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4 February 2015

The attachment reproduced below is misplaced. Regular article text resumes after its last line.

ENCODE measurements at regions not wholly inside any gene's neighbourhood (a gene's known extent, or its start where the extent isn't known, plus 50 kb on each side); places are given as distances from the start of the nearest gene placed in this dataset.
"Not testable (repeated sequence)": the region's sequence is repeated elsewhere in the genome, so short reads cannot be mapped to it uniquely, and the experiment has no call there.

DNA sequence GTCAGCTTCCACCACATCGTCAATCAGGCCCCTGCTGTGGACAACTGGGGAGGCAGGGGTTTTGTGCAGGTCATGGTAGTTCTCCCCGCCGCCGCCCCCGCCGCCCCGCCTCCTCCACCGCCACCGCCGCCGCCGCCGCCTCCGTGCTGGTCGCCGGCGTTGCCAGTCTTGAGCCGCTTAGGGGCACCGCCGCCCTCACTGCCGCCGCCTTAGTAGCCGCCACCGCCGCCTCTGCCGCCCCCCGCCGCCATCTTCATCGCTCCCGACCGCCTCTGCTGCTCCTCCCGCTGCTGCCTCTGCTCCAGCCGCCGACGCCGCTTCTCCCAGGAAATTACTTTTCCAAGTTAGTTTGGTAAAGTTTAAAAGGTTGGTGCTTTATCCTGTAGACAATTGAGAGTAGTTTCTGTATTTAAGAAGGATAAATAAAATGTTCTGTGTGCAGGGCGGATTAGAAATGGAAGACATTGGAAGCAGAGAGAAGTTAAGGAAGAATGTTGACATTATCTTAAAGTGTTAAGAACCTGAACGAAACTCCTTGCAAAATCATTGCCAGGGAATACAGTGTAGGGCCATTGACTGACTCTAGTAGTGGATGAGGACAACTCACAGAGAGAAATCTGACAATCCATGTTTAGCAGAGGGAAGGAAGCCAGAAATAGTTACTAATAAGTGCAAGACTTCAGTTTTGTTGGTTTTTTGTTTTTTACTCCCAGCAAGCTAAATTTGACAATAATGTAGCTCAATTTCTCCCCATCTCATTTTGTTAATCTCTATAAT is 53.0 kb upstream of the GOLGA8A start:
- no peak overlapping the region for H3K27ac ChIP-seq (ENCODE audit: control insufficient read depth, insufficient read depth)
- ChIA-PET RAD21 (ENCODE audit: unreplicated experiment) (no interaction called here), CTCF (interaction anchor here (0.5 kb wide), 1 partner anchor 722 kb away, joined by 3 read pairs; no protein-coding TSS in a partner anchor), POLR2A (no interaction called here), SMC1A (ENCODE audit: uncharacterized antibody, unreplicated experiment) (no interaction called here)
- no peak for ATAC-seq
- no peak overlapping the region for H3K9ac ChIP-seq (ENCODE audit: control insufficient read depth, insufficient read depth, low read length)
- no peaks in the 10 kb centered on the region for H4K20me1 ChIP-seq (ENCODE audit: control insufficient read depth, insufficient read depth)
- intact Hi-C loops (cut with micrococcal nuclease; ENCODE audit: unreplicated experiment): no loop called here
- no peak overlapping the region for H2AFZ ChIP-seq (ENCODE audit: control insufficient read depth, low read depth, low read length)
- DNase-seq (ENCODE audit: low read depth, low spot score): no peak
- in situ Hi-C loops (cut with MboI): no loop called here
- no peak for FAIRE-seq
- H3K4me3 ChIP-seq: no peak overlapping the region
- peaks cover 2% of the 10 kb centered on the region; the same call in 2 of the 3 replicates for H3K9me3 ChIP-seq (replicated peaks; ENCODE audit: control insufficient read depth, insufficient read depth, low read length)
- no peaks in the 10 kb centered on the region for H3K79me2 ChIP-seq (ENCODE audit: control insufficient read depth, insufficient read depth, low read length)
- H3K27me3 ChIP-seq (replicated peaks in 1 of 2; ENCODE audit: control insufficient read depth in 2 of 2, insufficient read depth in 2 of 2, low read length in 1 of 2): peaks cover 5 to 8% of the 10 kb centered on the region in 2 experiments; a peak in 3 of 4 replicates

THE MONTH IN BRIEF Assumptions of a global slowdown sent stocks further down in January. The blue chips and the small caps both fell more than 3% on the month. Gold and the dollar got off to a hot start for 2015, as did many foreign stock markets; energy and crop futures mostly extended losing streaks. Housing indicators were mixed, and the latest data on consumer spending, inflation and retail sales raised some questions. The big economic news came from overseas as the European Central Bank announced a long-awaited easing effort; stateside, the Federal Reserve seemed to hint that it was still considering raising interest rates this year.1 DOMESTIC ECONOMIC HEALTH If institutional investors had felt as confident as American households last month, stocks might have performed better. January saw the Conference Board’s consumer confidence index reach an impressive 102.9, and the University of Michigan’s consumer sentiment index ended the month at 98.1.2 While consumer confidence was rising, consumer spending abruptly tailed off. Commerce Department data showed it retreating 0.3% in December. Retail sales also dropped 0.9% in the same month after two months of solid gains.2,3 On the upside, personal wages grew 0.3% in December, and the federal government announced that Q4 personal spending had advanced 4.3%, becoming the major factor in the 2.6% initial estimate of Q4 GDP released in late January.2,4 The latest Labor Department report showed more improvement. December saw the jobless rate dip another 0.2% to 5.6%; the overall U-6 rate, which measures the marginally employed as well as the unemployed, also decreased to 11.2%. Thanks to 252,000 more Americans finding employment in December, 2014 became the nation’s best year for hiring since 2000.5 Looking at another key economic barometer, we see remarkably little inflation pressure stateside. The Consumer Price Index dipped 0.4% in December following a 0.3% retreat in November. That meant the country experienced just 0.8% inflation for 2014. The core CPI was flat in December, so its year-over-year change was 1.6%. As for the Producer Price Index, it pulled back 0.3% for December and rose just 1.1% for 2014; the core PPI rose 0.3% for December, taking its 2014 gain to 2.1%.3 December saw a 0.3% rise in manufacturing production and a 0.1% dip in industrial output according to the Federal Reserve, but durable goods orders slipped 3.4% (they were also down 2.1% in November). The twin PMIs maintained by the Institute for Supply Management disappointed Wall Street: ISM’s December service sector PMI came in 3.1 points lower at 56.2, and its manufacturing PMI read 55.1 for December and 53.5 for January. These readings were solid, but decidedly beneath previous editions.2,3 In the face of this mixed bag of indicators, the Fed sounded pretty bullish. Its latest policy statement (January 28) noted the economy expanding “at a solid pace” as opposed to the “moderate pace” noted in prior Federal Open Market Committee reflections. Nothing in the statement gave off impressions that the Fed would delay a rate hike until 2016.6 GLOBAL ECONOMIC HEALTH In late January, the European Central Bank unveiled a money-purchase program of proportions to rival QE3. The ECB announced it would buy €60 billion in bonds each month through September 2016. By weakening the euro, the central bank is aiding the economies of most eurozone countries, which are pegged heavily to exports.7 The ECB had to do something; annualized eurozone inflation reached -0.2% in December, the European Commission forecasts it at -0.6% for January, and it is projected to stay at +0.5% or less through 2020. For 2015, the eurozone economy is expected to expand only 1.2%; the euro area jobless rate was 11.4% in December, and that was a 2-year low.7,8 Did China’s economy rev up a bit in January? No. January’s “official” China factory PMI dipped 0.3 points to 49.8 (meaning contraction) and its “official” service sector PMI dropped 0.4 points to 53.7. The HSBC/Markit China PMI stayed below 50 for another month (49.7). South Korea’s key manufacturing PMI had improved 1.5 points to 51.1 in December, and Indonesia’s rose 0.9 points to 48.5; India’s factory PMI fell 1.6 points to 52.9.9 WORLD MARKETS Indices in Europe and Asia mostly rose. Look at some of the progress made last month: FTSE 100, +2.79%; CAC 40, +7.76%; DAX, +9.06%; FTSE MIB, +7.84%; STOXX 600, +7.16%; Sensex, +6.12%; Hang Seng, +3.82%: Nikkei 225, +1.28%; S&P/ASX 200, +3.28%. Another glance reveals a few notable retreats – January losses of 0.75% for the Shanghai Composite, 6.20% for Brazil’s Bovespa, 6.75% for the Russian RTS, 5.09% for Mexico’s IPC All-Share.1 January saw the MSCI World Index fall 1.88%; the MSCI Emerging Markets Index gained 0.55%. The month saw losses of 3.32% for the Dow Jones Americas index, 1.76% for the Europe Dow and 2.41% for the Global Dow; the Asia Dow, on the other hand, improved 2.73%.1,10 COMMODITIES MARKETS Gold had a tremendous month, with futures rising 8.38% on the COMEX to settle at $1,279.20 on January 30. Its ascent was mirrored by a 9.24% climb for silver, with an ounce of that commodity being worth $17.21 at January’s end. Platinum rose 2.38% on the month; copper dropped 10.91%. The U.S. Dollar Index surged north another 5.02% in January to end the month at 94.80.11,12 Apart from the greenback and precious metals, the commodities sector didn’t really offer much to cheer about. Light sweet crude fell further in New York: a barrel was worth just $48.24 on the NYMEX when the month ended. January also saw heating oil futures sink another 7.43% and natural gas futures give up another 8.20%. Crops mostly descended as well, with cotton losing 1.51%, coffee 3.80%, cocoa 8.12%, soybeans 5.79%, corn 7.23% and wheat 15.27%. It wasn’t all bad, as unleaded gasoline did rise 0.61% and sugar gained 1.79%.11 REAL ESTATE Mortgages got even cheaper last month: the interest rate for the 30-year fixed averaged only 3.66% according to the January 29 Freddie Mac Primary Mortgage Market Survey. That was down from 3.87% on December 31. Between the two surveys, average interest rates on the key mortgage types declined as follows: 15-year FRM, 3.15% to 2.98%; 5/1-year ARM, 3.01% to 2.86%; 1-year ARM, 2.40% to 2.38%.13,14 New home sales soared in December: they were up 11.6% according to the Census Bureau, coming off a (revised) 6.7% drop in November. Existing home sales improved slightly in December as well – the National Association of Realtors found them rising 2.4%, much better than the (revised) 6.3% fall of a month before. NAR’s pending home sales index, on the other hand, fell 3.7% for December after a November gain of 0.6%.2,3 As for home prices, NAR said that the national median resale price was $208,500 in December – the best median price in six years, and up 5.8% from a year earlier. That year-over-year improvement surpassed the 4.3% gain in the 20-city Case-Shiller home price index for December.2,15 As for new projects, the Census Bureau noted a 1.9% decline in applications for building permits in December, but a 4.4% increase in groundbreaking which put total U.S. housing starts over 1 million for the first time since 2005. Last year saw an 8.8% increase in housing starts.15,16 LOOKING BACK…LOOKING FORWARD Here was where things settled on January 30, the month’s last market day: DJIA, 17,164.95; NASDAQ, 4,635.24; S&P, 1,994.99; Russell 2000, 1,165.39 (the RUT was down 3.26% YTD when January ended). The CBOE VIX was one of the best performers in January, gaining 9.22% on the month to 20.97. Bond yields went lower worldwide after the ECB easing announcement, and investors really ran to Treasuries – look at that real yield for the 10-year note as January ended.1